In the early 1940s, though, the community lost its anchor. Clark University and Gammon Theological Seminary relocated to the west side of Atlanta. Professors sold their homes. Student housing, an L-shaped brick complex that can be seen from our home, was sold to an absentee landlord. The philosophers, theologians, mathematicians, economists and budding leaders left. The economic base also left with them. Then in the 1950s a 990-unit public housing project was developed on Clark and Gammon’s campus. Originally hailed as a landmark provision for the poor, Carver Homes would eventually become an alienated breeding ground for trouble. The inspiring Leete Hall edifice eventually became part of Carver High School and picnickers have never again visited Magnolia Lane. The theater was converted into a liquor store. The Price General Store and Post Office became J.D.’s Tavern for a while, and then was abandoned. Several vacant homes, including the house that once stood on our lot, were so badly neglected that the city bulldozed them down. In the places where wisdom, community, and health once flourished, now old tires, junk appliances and waste are dumped. Our property ended up becoming a cut-through for liquor store customers. Over time South Atlanta would become 80% rental occupants and the vested homeowners were a dwindling minority. The transition was nearly fatal to the neighborhood.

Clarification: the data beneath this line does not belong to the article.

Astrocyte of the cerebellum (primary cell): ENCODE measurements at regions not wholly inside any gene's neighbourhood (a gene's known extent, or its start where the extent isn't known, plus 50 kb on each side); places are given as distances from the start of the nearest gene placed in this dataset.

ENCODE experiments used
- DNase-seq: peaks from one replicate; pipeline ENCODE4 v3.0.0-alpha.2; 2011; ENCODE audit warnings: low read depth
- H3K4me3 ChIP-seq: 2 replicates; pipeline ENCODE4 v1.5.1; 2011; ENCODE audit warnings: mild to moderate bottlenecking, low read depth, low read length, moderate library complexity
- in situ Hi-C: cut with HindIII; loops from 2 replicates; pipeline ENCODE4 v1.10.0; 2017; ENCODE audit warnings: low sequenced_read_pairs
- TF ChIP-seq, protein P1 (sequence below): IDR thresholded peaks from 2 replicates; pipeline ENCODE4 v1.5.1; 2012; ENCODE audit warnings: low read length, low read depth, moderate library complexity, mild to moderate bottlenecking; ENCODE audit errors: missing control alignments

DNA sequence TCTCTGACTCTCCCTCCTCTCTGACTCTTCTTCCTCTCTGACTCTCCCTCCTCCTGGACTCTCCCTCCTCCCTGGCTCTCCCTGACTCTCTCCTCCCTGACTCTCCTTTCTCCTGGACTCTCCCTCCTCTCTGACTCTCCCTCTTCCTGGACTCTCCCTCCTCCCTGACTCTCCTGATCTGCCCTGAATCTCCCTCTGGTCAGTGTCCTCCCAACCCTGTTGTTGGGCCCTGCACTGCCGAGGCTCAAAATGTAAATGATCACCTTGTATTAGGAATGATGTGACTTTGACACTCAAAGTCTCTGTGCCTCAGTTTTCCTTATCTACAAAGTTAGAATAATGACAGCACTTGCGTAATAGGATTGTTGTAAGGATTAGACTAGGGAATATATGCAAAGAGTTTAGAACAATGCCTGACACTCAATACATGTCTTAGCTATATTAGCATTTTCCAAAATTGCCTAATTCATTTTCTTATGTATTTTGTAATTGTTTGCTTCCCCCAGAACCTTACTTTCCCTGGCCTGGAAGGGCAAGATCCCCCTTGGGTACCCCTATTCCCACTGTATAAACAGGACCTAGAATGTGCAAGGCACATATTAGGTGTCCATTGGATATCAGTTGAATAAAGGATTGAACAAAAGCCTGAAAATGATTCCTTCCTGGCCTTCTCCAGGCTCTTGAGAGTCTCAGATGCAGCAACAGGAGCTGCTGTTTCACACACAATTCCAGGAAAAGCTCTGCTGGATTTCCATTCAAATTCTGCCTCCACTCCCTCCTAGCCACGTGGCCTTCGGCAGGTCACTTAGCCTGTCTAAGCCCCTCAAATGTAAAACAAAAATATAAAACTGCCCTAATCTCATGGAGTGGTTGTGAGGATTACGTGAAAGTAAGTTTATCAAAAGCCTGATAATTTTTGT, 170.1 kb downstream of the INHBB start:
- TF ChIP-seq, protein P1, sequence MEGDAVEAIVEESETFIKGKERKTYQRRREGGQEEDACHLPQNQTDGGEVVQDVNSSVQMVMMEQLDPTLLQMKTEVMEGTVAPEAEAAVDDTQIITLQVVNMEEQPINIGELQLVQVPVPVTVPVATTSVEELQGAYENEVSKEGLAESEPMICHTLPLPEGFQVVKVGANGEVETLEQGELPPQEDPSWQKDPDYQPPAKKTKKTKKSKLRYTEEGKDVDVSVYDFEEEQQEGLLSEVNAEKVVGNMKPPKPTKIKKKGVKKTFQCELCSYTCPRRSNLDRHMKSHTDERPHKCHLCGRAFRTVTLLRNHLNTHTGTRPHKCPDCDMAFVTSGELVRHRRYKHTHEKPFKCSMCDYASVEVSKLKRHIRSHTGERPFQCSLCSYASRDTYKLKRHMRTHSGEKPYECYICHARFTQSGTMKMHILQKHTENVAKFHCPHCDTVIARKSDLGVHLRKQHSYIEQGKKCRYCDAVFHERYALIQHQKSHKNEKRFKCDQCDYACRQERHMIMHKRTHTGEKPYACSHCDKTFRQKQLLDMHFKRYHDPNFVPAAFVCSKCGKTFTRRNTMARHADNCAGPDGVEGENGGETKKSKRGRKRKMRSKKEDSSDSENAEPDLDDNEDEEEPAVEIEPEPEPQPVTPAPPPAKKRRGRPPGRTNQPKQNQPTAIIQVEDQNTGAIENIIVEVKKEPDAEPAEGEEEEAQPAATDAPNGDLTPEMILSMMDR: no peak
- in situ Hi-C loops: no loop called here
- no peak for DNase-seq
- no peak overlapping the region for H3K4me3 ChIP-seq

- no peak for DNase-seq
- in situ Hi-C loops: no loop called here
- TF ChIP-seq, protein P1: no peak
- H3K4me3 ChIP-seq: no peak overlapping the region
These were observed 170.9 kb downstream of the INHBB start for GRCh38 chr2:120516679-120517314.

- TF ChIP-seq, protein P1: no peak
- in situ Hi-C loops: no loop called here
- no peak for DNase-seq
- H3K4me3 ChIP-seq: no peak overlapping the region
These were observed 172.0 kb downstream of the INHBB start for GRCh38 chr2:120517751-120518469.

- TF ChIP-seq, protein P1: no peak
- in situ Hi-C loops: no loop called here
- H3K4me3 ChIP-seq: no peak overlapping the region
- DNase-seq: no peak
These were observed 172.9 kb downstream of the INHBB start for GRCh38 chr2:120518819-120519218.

But more than historical street names and the deteriorating reminders of splendid architecture remain. Still holding on are a faithful remnant of aging residents who remember what the neighborhood once was and envision what it can be once again. Because of their persistence and prayers, a new generation of young professionals with faith, goodwill, and determination is starting to return. We have been caught by that early pioneering spirit, along with a growing number of others—house by house, block by block we are taking on the places that have plagued the neighborhood. The theater, turned liquor store, has been recently renovated into the Gateway Building, which will now house a community center, offices and retail. The public housing project has been demolished and replaced by mixed income apartments. FCS's housing branch is acquiring all vacant land possible in order to build charming homes for low-income families as well as attractive homes for young professionals. Our community chaplain spearheads multiple programs for families and neighborhood children. Volunteer groups regularly join us in important neighborhood repair and clean-up projects. Our house now occupies what once was a place for illicit activity. The post office turned local tavern is now an innovative loft-style dwelling for a couple and their baby daughter.
Our organization's efforts are neither new nor novel. We are simply carrying on the legacy of South Atlanta's rich history and continuing the good work that began over a century before us. Gammon's glory was dimmed for a while, but its light is increasingly shining again!
Chris and Rebecca Gray
*Special thanks to Dee Robinson for her research. Thank you also to the Spring's, Haygood's, Allen's, Mrs. Partridge, Mrs. Thomas, and Nicholas' for sharing their stories.